Globalisation, Policy and Society: This course provides students with an introduction to debates over the nature of globalisation and its consequences for social policy, well-being and social divisions. 
Asia Pacific Comparative Development and Policy Symposium: This course will enable you to interact with leading international researchers in comparative social policy, development, and governance.

Understanding Social Indicators and Social Policies: In this course you will explore major social indicators and learn to evaluate and compare processes of social change across different national contexts.
Dialogue with Policy Practitioners: Theory and Practice: In this course you will engage in field visits to government offices, political parties, research and policy institutes in Hong Kong.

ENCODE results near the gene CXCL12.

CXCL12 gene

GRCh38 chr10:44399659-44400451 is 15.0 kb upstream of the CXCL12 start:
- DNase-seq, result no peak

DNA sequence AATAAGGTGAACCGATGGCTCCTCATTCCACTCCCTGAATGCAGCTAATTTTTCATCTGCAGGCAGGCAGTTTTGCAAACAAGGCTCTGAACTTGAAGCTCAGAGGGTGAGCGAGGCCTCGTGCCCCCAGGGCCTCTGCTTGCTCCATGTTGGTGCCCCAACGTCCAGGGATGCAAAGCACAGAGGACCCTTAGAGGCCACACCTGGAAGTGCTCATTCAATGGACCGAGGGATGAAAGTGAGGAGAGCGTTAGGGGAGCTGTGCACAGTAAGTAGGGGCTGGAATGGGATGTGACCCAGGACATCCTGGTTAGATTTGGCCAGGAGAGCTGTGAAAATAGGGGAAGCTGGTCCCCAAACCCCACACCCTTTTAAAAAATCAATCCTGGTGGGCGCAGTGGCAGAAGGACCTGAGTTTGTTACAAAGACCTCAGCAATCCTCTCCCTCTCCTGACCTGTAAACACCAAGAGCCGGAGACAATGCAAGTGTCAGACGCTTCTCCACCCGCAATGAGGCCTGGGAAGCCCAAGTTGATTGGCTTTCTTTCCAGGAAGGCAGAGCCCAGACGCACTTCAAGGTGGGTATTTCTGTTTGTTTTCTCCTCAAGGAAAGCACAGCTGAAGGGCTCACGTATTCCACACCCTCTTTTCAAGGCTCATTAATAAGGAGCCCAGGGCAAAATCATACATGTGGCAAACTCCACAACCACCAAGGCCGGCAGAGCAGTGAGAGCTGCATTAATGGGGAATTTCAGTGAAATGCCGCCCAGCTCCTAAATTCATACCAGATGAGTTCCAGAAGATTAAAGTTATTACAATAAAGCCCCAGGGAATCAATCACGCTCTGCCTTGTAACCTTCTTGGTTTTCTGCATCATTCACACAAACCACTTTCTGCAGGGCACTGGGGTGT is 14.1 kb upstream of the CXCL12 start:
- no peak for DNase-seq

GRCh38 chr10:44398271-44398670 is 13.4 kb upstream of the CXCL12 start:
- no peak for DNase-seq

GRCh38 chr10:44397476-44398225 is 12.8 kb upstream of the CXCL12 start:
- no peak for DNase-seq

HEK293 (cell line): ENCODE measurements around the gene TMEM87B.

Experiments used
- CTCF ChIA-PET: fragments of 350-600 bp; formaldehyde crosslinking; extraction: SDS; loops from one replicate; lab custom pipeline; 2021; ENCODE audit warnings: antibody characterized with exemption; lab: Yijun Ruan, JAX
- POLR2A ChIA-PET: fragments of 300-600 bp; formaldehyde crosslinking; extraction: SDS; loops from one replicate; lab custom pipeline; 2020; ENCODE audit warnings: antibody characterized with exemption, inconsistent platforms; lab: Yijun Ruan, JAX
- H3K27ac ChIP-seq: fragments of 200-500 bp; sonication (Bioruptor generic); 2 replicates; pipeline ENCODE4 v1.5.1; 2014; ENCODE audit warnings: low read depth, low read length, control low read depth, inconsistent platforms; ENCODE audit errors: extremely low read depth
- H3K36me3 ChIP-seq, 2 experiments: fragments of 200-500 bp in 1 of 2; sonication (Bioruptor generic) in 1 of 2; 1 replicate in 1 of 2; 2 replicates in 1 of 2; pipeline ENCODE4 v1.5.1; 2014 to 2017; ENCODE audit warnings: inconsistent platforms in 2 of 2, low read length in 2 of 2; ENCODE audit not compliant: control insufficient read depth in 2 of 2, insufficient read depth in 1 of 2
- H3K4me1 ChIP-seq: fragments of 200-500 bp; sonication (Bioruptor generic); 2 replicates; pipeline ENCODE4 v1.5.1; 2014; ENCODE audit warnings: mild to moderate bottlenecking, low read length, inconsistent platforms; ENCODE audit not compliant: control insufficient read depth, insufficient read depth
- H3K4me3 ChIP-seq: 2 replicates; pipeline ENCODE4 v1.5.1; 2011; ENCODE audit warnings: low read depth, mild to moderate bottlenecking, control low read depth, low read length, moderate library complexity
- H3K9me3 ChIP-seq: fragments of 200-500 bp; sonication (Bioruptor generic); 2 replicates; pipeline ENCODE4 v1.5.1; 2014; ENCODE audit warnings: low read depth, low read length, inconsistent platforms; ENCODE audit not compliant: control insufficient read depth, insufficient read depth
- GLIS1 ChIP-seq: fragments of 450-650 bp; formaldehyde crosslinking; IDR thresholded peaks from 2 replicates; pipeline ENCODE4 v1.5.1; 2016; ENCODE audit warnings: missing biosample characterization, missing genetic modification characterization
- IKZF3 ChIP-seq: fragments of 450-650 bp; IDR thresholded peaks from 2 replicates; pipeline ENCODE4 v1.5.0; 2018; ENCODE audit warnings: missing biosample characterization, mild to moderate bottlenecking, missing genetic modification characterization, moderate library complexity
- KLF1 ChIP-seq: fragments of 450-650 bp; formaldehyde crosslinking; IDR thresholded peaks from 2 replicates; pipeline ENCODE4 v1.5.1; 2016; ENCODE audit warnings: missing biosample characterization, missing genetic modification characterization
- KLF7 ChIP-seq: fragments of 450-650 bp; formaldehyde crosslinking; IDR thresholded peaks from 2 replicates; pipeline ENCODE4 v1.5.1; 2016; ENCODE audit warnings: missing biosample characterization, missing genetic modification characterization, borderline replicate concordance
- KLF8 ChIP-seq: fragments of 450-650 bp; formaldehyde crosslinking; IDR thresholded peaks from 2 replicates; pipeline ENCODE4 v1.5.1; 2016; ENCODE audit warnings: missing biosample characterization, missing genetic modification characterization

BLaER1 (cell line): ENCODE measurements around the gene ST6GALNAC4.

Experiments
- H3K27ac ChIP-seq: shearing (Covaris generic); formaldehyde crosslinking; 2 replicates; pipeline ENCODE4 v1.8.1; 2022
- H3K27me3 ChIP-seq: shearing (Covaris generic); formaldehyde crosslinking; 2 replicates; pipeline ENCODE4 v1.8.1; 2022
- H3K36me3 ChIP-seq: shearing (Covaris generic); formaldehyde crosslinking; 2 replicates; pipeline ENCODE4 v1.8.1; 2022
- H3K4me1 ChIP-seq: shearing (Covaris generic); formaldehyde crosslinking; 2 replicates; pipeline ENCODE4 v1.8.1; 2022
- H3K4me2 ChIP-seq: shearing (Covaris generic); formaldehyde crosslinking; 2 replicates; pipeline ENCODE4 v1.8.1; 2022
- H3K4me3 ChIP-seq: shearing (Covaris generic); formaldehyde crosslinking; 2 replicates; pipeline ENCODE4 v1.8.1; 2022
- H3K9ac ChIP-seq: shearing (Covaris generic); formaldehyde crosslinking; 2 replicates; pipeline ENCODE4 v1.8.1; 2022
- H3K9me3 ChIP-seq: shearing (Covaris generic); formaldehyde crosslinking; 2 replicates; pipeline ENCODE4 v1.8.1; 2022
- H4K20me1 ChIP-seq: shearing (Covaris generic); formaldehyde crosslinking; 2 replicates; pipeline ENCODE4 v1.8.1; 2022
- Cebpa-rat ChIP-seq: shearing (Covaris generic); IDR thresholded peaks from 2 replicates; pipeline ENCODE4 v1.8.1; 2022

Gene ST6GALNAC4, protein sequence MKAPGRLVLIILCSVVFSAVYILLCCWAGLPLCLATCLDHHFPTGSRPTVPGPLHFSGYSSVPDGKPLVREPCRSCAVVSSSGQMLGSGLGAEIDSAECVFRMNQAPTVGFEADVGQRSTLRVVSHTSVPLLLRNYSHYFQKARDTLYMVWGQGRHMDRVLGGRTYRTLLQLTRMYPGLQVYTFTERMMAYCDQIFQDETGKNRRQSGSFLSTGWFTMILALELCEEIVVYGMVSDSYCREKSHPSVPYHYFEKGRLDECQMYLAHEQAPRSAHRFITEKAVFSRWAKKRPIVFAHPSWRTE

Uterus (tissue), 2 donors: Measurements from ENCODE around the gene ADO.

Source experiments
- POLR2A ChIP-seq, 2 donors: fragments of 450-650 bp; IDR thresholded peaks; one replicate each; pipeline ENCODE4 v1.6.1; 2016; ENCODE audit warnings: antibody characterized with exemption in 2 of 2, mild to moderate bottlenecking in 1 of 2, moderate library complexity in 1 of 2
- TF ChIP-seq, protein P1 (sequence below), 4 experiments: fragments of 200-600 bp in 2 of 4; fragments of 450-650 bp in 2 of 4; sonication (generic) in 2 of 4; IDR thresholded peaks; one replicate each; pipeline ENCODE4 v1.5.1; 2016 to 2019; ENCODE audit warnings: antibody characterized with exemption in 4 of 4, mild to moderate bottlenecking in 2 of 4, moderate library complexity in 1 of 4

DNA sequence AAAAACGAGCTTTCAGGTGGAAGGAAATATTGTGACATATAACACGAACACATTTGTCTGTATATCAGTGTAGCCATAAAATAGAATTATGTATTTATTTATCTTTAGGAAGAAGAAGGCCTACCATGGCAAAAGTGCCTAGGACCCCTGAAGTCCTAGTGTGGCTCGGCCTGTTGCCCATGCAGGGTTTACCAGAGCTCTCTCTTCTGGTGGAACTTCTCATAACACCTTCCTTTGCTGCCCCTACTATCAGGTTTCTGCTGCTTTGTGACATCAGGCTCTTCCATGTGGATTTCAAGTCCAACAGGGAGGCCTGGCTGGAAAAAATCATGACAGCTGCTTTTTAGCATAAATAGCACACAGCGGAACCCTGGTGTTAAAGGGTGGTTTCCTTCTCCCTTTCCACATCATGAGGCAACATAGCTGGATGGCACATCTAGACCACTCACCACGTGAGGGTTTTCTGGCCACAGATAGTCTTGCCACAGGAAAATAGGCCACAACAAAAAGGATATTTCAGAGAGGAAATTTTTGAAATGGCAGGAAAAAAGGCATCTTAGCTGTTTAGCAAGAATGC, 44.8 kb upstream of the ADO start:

Regional Policy Study and Visit in Greater China and East Asia: In this course you will have the opportunity to visit one major university Greater China and East Asia.
Comparative Social Policy Research Project: In this course, you will demonstrate their analytical ability in the area of comparative social policy through the execution of an individually supervised research topic of your own choice.


You may download the 2018-19 Student Handbook here.

Additional IMCSP student support

  • You will take part in the Postgraduate Writing Enhancement Programme in the Autumn Term. This course will enable you to improve your basic analytical and academic writing skills.
  • The University offers a range of Language Enhancement Courses to improve your communication skills in English, Cantonese, and/or Putonghua/Mandarin.